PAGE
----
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Siege of Jerusalem (637)
Part of the Muslim conquest of Syria and the Byzantine-Arab Wars
Al aqsa moschee 2.jpg
The Al-Aqsa Mosque, Jerusalem, is said to be the third most sacred site of the Muslims.
Date November 636 – April 637 A.D
Location Jerusalem
Result Rashidun victory, Jerusalem captured by Rashidun Caliphate.
Flag of the Greek Orthodox Church.svg Byzantine Empire Flag of Afghanistan (1880–1901).svg Rashidun Caliphate
Commanders and leaders
Patriarch Sophronius Abu Ubaidah ibn al-Jarrah
Khalid ibn al-Walid
Yazid ibn Abu Sufyan
Amr ibn al-A'as
Sharjeel ibn Hassana
~20,000 unknown

Jerusalem was besieged and captured by the Rashidun army in 637 CE during the Islamic invasion of the Byzantine Empire, shortly after the decisive defeat of the Byzantine army at the Battle of Yarmouk. Rashidun army under Abu Ubaidah besieged Jerusalem in November 636. After a prolonged siege of six months, Patriarch Sophronius agreed to surrender the city but only to caliph himself. In April 637, Caliph Umar personally came to Jerusalem to receive its submission. The Muslim conquest of Jerusalem solidified the Arab control over Palestine, which would not again be threatened until the Crusades. The city of Jerusalem came to be regarded as a holy site by Islam as well as the earlier major religions of Christianity and Judaism. It was after the Muslim conquest of Jerusalem that the Jews were allowed to live and practice their religion freely in Jerusalem by Caliph Umar after nearly 500 years of expulsion from the Holy Land by the Romans.[1]


Jerusalem was the capital of the Byzantine province of Palestine. Just twenty three years prior to Muslim conquest, in 614 it fell to an invading Sassanid army under Shahrbaraz during the last of Roman-Persian War. The Persian looted the city and are said to have massacred 90,000 Christians inhabitants of the city.[2] It is believed that the Jews, who were oppressed in their Roman-controlled homeland, aided the Persians. The True Cross was captured and taken to Ctesiphon as a battle-captured holy relic, it was later bought back to Jerusalem by Emperor Heraclius once he was victorious against the Persias.[3] Prophet Mohammad died in 632 and was succeeded by Caliph Abu Bakr, who established sovereignty over Arabia after series of campaigns known as Ridda Wars. Once Arabia was consolidated he started a war of conquest in east by invading Iraq, then a province of Sassanid Persian empire, and on western front his armies invaded Byzantine empire. In 634 Abu Bakr died and was succeeded by Caliph Umar who continued his war of conquest.[4] Emperor Heraclius, in May 636 launched a major expedition to roll back his lost territory his army was defeated decisively at the Battle of Yarmouk in August 636 CE. Abu Ubaidah ibn al-Jarrah, the Muslim Commander in Chief of the Rashidun army in Syria, held a council of war in early October 636 CE to discuss future plans. Opinions of objectives varied between the coastal city of Caesarea and Jerusalem. Abu Ubaidah could see the importance of both these cities, which had so far resisted all Muslim attempts at capture. Unable to decide the matter, he wrote to caliph Umar for instructions. In his reply the Caliph ordered the Muslims to capture Jerusalem. Abu Ubaidah accordingly marched towards Jerusalem with the army from Jabiya, with Khalid ibn Walid and his Mobile guard leading the advance. The Muslims arrived at Jerusalem around early November, and the Byzantine garrison withdrew into the fortified city.[5]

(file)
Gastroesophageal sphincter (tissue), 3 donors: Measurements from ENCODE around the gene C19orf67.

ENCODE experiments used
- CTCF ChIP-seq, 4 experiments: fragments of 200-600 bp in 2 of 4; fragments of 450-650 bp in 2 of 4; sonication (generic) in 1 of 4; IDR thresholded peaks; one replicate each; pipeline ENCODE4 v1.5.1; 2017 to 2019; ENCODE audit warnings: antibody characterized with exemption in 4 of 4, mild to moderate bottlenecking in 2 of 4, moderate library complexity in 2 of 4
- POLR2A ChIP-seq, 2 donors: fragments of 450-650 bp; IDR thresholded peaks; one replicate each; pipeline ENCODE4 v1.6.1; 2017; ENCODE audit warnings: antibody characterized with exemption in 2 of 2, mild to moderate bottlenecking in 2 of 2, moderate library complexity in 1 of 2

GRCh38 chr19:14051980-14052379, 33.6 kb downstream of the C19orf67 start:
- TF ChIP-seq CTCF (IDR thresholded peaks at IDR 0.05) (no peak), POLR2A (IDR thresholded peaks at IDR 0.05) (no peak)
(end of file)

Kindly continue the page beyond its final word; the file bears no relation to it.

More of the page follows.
The siege[edit]

Jerusalem was an important city of the Byzantine province of Palestina prima. The town was well fortified, a reason why Muslims had so far not attempted any closed siege of the city, it is however noted that all the routes to the city were under potential danger of the Arab forces since 634 and it was though not encircled but was in a state of siege since Muslims captured the neighboring forts of Pella and Bosra, specially after the battle of yarmouk the city was served from rest of Syria and was presumably being prepared for a siege that seem inevitable.[6] Muslim troops besieged the city some time in November 636. The weary Muslim troops[7], instead of involving in a costly siege warfare, decided to press the siege until Byzantines run short of supplies and a bloodless surrender could be negotiated.[8] The details of the siege are not recorded in history[9] and it appears to be a closed but bloodless siege.[10] The Byzantine garrison could not expect any help from the humbled regime of Heraclius and after a prolonged siege of four months, as expected the Patriarch of Jerusalem Sophronius, having no hope of any help from the emperor, offered to surrender the city and pay the jizya, he however put a condition that the Caliph himself would come and sign the pact with him and receive the surrender.[11] It is said that when Sophronius' terms became known to the Muslims, Sharhabil ibn Hassana, one of the Muslim commanders, suggested that instead of waiting for caliph Umar to come all the way from Madinah, Khalid ibn Walid should be sent forward as the caliph, as he was very similar in appearance to Umar.[12][13] The subterfuge however did not work. Rather Khalid was too famous in Syria, or there may have been Christian Arabs in Jerusalem who had visited Madinah and had seen both Umar and Khalid, noting the differences. Consequently, the Patriarch of Jerusalem refused to negotiate. When Khalid reported the failure of this mission, Abu Ubaidah ibn al-Jarrah wrote to caliph Umar about the situation, and invited him to come to Jerusalem and accept the surrender of the city.[14]